James A. Thurber, director of the Center for Congressional and Presidential Studies at American University, notes that lawmakers often become close to the Capitol Police and those running it.
“It becomes a bit cozy and they try to resolve things in a non-visible way, and I think that’s what’s going on here,” he says.
House Administration Chairwoman Candice S. Miller says she wishes Chief Kim C. Dine well but says the “rank and file” look forward to improving the culture.
“Of course, we don’t appoint the chief. That’s by the Capitol Police Board, which is its own odd structure here,” the retiring Michigan Republican says. “It’s sort of a holdover from over 100 years ago.”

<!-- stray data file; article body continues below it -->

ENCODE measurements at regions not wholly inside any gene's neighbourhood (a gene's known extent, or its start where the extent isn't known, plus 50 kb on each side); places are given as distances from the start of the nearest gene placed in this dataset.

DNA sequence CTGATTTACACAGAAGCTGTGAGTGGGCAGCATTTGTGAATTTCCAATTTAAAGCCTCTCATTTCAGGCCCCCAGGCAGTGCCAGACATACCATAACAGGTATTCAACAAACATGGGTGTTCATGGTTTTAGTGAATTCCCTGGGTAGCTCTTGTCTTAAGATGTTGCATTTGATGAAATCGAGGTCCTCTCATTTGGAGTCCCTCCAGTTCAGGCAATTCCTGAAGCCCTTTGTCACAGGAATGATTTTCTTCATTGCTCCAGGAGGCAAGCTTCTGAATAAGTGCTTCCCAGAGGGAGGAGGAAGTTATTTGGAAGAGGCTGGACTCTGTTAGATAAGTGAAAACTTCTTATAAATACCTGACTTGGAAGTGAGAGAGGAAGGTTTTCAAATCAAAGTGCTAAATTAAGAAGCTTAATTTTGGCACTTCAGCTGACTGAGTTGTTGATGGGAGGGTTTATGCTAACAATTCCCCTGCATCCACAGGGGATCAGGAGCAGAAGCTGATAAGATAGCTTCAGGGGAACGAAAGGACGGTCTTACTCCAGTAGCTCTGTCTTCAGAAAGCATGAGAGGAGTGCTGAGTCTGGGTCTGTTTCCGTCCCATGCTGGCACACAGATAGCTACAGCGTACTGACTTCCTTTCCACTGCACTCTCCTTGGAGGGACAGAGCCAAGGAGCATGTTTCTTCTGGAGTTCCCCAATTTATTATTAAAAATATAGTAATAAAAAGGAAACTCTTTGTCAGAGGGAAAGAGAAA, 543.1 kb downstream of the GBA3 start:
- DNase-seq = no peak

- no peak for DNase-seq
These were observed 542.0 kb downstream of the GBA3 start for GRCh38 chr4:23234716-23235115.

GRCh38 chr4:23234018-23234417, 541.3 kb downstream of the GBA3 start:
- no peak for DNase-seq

Miller has encouraged the Capitol Police Board to “cast a very wide net” in the search for Dine’s successor.
Rep. Rich Nugent, for one, isn’t convinced any amount of searching will matter.
“It’s just a screwy setup,” he says. “The House has oversight in name only. We can’t do anything. We can’t fire. We can’t hire.
“It’s just an old archaic system the way it’s set up today, which makes it nonaccountable.”